Hundredths, decimal equivalence, adding fractions, subtracting fractions. Read More

Register for a free trial and print five sets of worksheets. Get a Free Trial
Register for a free trial and print five sets of worksheets. Get a Free Trial
Register for a free trial and print five sets of worksheets. Get a Free Trial
Register for a free trial and print five sets of worksheets. Get a Free Trial
Register for a free trial and print five sets of worksheets. Get a Free Trial
Register for a free trial and print five sets of worksheets. Get a Free Trial
Register for a free trial and print five sets of worksheets. Get a Free Trial
Register for a free trial and print five sets of worksheets. Get a Free Trial
Register for a free trial and print five sets of worksheets. Get a Free Trial
Register for a free trial and print five sets of worksheets. Get a Free Trial

Fraction and Decimal Worksheets for Year 4 (age 8-9)

In Year 4 children will begin to work with hundredths, understanding that finding one hundredth is equivalent to dividing by 100 (e.g. one hundredth of 2 000 is equivalent to 2 000 divided by 100). They should also be shown the connection between hundredths and tenths and that hundredths arise by dividing tenths by ten (e.g 0.5 divided by ten is 0.05). 
The relationship between fractions and decimals will also be extended and by the end of the year children should be able to recognise and write decimal equivalence of any number of tenths or hundredths (e.g. 6 hundredths is equivalent to 0.06). 
An important part of this link between fractions and decimals is understanding the effect of dividing a one-digit or two-digit number by ten or one hundred and identifying the value of the digits in the answer as units, tenths and hundredths (e.g. 45 divided by 100 is 0.45 or 4 tenths and five hundredths or 45 hundredths). Each digit moves one place to the right when dividing by ten and two digits to the right when dividing by 100. There is more on this in our Year 4 Division category.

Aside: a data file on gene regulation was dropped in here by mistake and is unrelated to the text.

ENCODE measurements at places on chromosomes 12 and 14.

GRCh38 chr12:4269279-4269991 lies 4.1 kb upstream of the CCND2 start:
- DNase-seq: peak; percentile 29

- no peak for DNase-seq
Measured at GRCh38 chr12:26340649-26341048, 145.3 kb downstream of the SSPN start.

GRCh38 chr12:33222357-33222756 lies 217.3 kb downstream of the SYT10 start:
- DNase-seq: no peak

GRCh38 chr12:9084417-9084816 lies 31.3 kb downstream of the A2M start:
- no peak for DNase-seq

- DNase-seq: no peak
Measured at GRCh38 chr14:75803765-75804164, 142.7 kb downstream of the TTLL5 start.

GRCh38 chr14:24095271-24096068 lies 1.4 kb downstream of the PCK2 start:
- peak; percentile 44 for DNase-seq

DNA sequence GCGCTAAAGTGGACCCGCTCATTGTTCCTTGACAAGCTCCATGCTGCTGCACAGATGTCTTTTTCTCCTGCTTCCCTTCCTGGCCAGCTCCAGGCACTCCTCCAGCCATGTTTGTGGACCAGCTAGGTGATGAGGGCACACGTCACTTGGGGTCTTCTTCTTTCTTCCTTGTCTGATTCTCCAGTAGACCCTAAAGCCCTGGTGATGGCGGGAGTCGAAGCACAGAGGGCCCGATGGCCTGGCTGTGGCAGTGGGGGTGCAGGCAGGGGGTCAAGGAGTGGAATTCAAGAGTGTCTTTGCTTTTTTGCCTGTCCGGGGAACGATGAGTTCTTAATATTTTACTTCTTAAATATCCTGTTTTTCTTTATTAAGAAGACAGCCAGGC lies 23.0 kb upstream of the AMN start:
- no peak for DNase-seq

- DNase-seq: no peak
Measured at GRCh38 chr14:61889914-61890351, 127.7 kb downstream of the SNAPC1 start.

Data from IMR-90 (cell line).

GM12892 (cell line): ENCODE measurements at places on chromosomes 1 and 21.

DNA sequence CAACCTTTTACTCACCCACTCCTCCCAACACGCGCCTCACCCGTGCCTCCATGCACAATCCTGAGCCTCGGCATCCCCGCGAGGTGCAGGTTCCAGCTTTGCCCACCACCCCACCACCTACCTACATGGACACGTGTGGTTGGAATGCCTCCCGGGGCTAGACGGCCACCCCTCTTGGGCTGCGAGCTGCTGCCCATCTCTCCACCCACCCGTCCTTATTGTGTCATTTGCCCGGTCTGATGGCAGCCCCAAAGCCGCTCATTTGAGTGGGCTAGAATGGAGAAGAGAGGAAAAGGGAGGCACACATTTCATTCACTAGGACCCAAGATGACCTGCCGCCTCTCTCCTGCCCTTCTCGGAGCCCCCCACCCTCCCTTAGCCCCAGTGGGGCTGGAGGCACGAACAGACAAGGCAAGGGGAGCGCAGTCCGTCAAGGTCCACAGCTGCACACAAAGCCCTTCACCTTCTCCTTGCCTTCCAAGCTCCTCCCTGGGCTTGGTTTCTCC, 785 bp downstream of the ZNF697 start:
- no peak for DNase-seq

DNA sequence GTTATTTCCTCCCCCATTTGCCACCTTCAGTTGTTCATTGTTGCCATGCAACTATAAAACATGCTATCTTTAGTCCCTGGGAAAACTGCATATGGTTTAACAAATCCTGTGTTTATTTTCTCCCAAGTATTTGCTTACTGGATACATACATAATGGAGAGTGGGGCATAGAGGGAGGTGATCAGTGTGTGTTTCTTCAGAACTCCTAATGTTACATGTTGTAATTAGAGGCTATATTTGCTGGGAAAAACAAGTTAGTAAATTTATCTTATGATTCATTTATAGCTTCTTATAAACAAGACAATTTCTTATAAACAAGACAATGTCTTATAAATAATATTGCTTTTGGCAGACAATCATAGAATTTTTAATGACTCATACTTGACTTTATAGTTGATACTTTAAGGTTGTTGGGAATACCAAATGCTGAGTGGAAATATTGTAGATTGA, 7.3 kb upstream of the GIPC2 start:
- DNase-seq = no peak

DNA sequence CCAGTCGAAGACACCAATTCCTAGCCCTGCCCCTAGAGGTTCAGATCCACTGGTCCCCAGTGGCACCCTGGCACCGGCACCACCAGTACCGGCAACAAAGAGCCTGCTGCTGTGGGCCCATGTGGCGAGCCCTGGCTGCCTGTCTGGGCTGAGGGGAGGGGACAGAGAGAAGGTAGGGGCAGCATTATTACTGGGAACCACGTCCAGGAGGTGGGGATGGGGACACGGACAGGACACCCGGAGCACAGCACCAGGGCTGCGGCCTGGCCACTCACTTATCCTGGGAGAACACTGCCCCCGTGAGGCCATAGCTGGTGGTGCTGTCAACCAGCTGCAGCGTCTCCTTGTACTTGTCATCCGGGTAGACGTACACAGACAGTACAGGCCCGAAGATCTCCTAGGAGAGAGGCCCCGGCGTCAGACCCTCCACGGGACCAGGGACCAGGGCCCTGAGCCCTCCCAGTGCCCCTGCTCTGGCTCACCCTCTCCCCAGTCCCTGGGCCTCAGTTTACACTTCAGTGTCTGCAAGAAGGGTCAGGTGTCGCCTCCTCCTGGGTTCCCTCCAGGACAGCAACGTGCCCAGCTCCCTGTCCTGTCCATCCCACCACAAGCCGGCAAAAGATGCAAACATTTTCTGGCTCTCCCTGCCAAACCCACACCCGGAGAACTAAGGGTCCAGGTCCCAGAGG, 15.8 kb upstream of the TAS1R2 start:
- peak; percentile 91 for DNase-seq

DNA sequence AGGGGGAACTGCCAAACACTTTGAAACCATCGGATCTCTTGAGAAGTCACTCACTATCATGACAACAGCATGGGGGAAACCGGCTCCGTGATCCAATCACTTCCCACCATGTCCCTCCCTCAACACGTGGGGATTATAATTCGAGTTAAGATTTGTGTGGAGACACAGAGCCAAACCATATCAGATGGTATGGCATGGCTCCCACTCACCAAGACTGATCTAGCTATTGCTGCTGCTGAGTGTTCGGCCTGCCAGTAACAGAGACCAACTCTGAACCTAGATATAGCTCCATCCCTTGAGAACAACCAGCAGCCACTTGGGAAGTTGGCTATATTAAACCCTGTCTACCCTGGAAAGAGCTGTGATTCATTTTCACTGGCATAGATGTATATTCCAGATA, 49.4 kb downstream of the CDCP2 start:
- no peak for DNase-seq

Of course, there is still plenty to do on equivalent fractions and children should be learning some of the more common families of equivalent fractions (e.g. one fifth is equivalent to two tenths). They should also know the decimal equivalents to a quarter (0.25), a half (0.5) and three quarters (0.75).
Addition of fractions with the same denominator continues but answers can be more than one whole one and should be simplified where possible. More work is also done with subtracting fractions with the same denominator. We have plenty of pages on both of these subjects.
If all of this is achieved by the end of Year 4 then your child will have a really good basic understanding of fractions and should be able to move on successfully next year.

Up to Resources Register Now